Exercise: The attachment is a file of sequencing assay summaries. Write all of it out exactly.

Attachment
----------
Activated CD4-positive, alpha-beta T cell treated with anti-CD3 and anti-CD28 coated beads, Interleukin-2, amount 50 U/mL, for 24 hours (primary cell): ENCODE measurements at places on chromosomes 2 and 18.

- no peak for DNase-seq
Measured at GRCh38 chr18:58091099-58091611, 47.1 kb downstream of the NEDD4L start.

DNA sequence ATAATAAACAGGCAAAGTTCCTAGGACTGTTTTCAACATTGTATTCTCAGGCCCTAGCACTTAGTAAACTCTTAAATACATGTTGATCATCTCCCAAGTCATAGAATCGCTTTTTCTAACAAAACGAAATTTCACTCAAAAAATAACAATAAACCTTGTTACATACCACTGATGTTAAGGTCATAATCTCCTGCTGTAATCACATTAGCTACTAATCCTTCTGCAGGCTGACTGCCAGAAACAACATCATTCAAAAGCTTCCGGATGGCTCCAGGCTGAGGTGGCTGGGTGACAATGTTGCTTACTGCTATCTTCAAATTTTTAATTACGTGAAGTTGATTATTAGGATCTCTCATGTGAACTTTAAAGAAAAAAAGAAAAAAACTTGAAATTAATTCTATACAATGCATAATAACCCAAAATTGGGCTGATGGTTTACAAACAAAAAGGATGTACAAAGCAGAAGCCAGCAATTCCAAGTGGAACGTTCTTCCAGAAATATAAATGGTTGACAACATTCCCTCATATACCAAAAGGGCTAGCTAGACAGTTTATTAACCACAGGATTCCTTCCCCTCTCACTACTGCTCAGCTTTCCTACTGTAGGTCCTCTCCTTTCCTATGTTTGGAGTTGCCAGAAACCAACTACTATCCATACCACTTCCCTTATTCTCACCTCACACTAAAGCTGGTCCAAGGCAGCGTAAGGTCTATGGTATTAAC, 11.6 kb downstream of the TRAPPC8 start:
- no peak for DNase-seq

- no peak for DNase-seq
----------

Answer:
Activated CD4-positive, alpha-beta T cell treated with anti-CD3 and anti-CD28 coated beads, Interleukin-2, amount 50 U/mL, for 24 hours (primary cell): ENCODE measurements at places on chromosomes 2 and 18.

- no peak for DNase-seq
Measured at GRCh38 chr18:58091099-58091611, 47.1 kb downstream of the NEDD4L start.

DNA sequence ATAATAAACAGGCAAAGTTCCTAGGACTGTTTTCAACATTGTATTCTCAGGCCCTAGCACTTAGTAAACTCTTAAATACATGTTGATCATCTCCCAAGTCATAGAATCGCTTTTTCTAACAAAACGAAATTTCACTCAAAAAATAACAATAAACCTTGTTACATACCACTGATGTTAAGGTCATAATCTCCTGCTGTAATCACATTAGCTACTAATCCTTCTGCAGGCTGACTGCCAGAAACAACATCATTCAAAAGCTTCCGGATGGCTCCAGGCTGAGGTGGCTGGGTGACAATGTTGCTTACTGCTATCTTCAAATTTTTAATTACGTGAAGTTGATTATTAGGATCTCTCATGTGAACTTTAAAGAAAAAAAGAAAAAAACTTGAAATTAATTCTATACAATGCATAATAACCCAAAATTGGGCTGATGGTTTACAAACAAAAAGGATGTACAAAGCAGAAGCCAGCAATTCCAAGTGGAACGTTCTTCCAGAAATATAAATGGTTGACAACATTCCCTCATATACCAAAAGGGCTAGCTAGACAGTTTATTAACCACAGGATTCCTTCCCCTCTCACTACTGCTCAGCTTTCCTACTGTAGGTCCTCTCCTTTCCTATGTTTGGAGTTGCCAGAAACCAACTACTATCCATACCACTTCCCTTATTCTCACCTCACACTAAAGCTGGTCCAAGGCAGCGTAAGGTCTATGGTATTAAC, 11.6 kb downstream of the TRAPPC8 start:
- no peak for DNase-seq

- no peak for DNase-seq